It's a Monday - the beginning of the week. The clouds were forgiving, the breeze was gentle and the ocean was calm. It was the perfect day to build a fort. A home. A sanctuary.
It took over 200 pieces of driftwood and 1.5 hours to build. Unlike Rome, this kingdom was built in a day. With each new fort I create, my passion for building intensifies...this one, in particular, I'm proud of. It'll last through the winds and the rains and the tides - it'll be there tomorrow and the next day. Feeling accomplished, I laid down in the sanctuary and closed my eyes for 1.5 hours - you get out, what you put in.
It's hard to believe old, withered men are lusting for power like hungry drunks jockeying for a coveted spot in the 2am nacho line. I speak, specifically, of Ahmad Shafi, the 93 year old supreme leader of Hifazat in Bangladesh. The Hifazat, disgusted with secularism, demand that Bangladesh be run strictly on Islamic precepts - one of which calls for a ban on the mixing of the sexes. Such a ban would tragically thrust women back behind the veil; a veil they've fought bravely to unravel. My point, however, is much simpler, and I got the chance to express it via letter to Mr. Shafi:
"You're 93 years old...where do you find the energy and passion and, literally, time to lead a religious uprising? I mean, you're 93. I'm 24 and I just built this fort...it took a lot of work and planning and i'm proud of it, but, now, I need a nap. You should probably focus more on napping and less on awkwardly shoving religion into places it shouldn't be shoved. What about you and I sit down for a nice, hot cup of tea and a game of backgammon? That sounds like a peaceful, calm thing to do, right? What do you say?"
We are still waiting to hear back from Mr. Shafi. Until then, I'll focus my attention on the forts...the sanctuaries....they are much more pleasant.
Yesterday was my day off. I built a fort at the beach. It was sturdy and dependable. It's weakness: the rain. As I lay under the shade of my fort, reading Sea Wolf by Jack London, it began to rain. Sopping pages tearing from between the covers of Mr. London's novel. I was forced to retreat home...soaking wet and sandy. Clearly, the island did not want me to enjoy my day off at the beach. I accept that.
Returning home, I came across a ginger root that I had bought weeks ago. I decided to make some fresh ginger tea. The directions for making ginger tea:
1. find a ginger root.
2. peel the ginger root. Don't know how? Use a spoon ya dinkus.
3. chop, slice, or grade the ginger.
4. You should have been boiling water while completing steps 2 & 3.
5. Put ginger into boiling water. Time needed: who knows? Let's just see what happens. Don't wing it, though. There's a big difference between wingin' it and seeing what happens. Now, let's see what happens.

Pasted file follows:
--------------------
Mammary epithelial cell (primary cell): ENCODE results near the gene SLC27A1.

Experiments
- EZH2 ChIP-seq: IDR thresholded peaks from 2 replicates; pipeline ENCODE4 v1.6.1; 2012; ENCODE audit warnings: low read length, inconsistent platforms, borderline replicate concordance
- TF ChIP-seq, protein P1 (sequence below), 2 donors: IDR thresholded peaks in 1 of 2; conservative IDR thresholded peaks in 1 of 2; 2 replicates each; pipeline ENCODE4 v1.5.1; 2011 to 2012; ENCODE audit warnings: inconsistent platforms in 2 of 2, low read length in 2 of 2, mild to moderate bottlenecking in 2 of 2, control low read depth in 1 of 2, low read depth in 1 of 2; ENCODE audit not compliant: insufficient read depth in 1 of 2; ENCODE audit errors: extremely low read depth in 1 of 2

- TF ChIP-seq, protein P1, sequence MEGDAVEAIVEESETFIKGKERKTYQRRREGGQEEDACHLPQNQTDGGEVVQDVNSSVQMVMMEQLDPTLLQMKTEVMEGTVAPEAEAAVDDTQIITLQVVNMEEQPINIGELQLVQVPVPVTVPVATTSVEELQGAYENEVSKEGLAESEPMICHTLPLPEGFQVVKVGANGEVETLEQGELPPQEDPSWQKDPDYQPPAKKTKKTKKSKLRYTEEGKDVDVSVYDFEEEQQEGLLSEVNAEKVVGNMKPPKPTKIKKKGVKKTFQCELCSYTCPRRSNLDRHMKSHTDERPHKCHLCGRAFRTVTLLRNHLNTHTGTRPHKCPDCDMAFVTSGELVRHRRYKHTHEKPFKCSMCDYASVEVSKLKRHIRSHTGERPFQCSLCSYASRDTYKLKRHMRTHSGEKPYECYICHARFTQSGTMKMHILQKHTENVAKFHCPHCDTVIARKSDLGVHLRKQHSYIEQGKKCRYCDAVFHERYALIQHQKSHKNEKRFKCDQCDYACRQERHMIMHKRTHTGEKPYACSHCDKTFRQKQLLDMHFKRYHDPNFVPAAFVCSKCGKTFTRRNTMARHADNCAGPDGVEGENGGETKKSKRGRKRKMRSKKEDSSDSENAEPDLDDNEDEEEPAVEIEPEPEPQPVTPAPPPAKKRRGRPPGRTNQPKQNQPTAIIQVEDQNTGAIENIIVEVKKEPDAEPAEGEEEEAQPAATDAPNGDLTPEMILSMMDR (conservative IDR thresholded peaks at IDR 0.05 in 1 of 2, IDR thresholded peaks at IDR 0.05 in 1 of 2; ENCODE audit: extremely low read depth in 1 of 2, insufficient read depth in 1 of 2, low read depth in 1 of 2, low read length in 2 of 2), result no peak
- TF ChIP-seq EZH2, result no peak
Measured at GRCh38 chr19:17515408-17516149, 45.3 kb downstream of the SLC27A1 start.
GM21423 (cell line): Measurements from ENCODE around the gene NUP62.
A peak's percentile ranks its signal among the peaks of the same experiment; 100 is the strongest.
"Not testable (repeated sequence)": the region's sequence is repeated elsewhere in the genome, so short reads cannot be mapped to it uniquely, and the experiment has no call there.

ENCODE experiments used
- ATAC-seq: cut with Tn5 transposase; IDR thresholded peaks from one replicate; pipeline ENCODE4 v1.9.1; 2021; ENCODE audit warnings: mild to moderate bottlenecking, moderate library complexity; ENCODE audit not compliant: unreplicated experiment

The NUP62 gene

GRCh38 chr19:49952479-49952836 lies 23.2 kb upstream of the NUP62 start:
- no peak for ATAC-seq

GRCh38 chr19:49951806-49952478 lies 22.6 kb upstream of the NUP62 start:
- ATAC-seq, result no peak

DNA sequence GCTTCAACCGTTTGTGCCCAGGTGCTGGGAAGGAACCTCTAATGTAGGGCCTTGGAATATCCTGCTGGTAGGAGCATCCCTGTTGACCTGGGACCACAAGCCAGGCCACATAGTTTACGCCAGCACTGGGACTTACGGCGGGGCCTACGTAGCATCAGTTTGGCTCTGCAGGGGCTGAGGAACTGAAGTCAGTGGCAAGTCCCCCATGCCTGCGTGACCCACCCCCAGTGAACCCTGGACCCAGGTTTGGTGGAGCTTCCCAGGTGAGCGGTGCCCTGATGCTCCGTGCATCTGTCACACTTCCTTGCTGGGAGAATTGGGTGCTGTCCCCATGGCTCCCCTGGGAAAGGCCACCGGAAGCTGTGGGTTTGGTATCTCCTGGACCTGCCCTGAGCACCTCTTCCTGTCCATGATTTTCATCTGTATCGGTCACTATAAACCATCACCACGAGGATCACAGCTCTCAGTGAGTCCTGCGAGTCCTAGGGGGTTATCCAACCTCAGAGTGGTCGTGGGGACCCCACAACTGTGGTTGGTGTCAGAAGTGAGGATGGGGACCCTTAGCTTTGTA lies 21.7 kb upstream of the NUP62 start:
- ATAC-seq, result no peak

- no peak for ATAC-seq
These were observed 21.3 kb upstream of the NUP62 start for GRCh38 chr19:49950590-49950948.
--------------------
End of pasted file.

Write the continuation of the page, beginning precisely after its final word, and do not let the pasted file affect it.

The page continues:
6. 20 minutes later....strain the pieces of ginger from the boiling water.
7. The tea is ready to go. Careful, it's frightfully strong and terribly hot. Add some mint and honey if you like.
Finished making the tea, I tried to transfer the piping hot water into a glass...misjudging the size of the glass, it overflowed, burning my hand and causing me to drop the glass. All but a tiny sip of the ginger tea was left. Clearly, the island did not want me to enjoy a glass of fresh, homemade, healthy ginger tea. So be it.
Today, I woke up at 8:23...I was supposed to be at work at 8. No one was there to open because I have the keys. I slept through my alarm, which is something that I've never done. The island clearly didn't want me to be on time for work, today. Fair enough.
I think the island is trying to tell me something.
The Hawaiian Princess. Snot nosed, bow-legged, chubby, little arms and her hair in full rebellion, she stumbled by like the drunken baby she is. "Fuhk," she blurted spastically as she passed. Great, now the children are turning against us. These days, it seems everyone on this compound is walking around dazed from the sudden bursts of heat, lethargically whispering, "Fugg," as they drag their swollen feet through the fields. The guava trees have long been dead, but now the island is yearning for more. It's taken my phone - yesterday it died, no hope of resuscitation - and now it's coming for more. My back is sore from lifting stacks and stacks of eggs; i'm forced to walk jaggedly, close the island earth...it's sucking me in; i can feel it.
The spiders have multiplied. I've been living with them for three months, now, and I no longer mind them. Webs luxuriously drape the entirety of yurt village...their has been a Mother spider living in my shower, carrying a satchel of eggs in her mouth since I arrived. Two days ago, the satchel hatched and out crawled ten little spiders. There's Bobby, Maurice, Carlisimo, Madeline, Deborah, Hilda, Rochester, Sara, Maria & Baby. I'll put up a picture soon. There's a bright yellow spider that hangs overhead; her name is Lerato which means "Love" in Afrikaans....i'm not in love with her, that's just her name...Lerato.
Now, for something informational.
The Benefits of Kale:
1. it's easy to grow
a. find the seeds
b. plant the seeds
c. the soil is the key to beautiful, healthy kale
i. start a compost pile
ii. use mulch to fight weeds and preserve moisture
iii. make your own brand of soil; be sure to use love and mana - it's important.
2. it's a superfood
b. so are blueberries.
c. You should grow blueberries, too. They don't grow naturally in Hawaii.
3. high in vitamins
a. This is important.
b. The medicine industry is lying to you. More vitamins = better.
4. high in antioxidants
a. suck it.
5. great detox food
6. it gets better as you massage it
a. massage it.
7. slap a little miso-vinaigarette, some macadamia nuts, and shreds of papaya and you've got yourself one delicious kale salad.
a. for the recipe to the Miso-vinaigarette dressing go to this website...no.
8. There's always kale in the banana stand.
Brianne: are they all hawaiin????
....this is Hawaii, Brianne.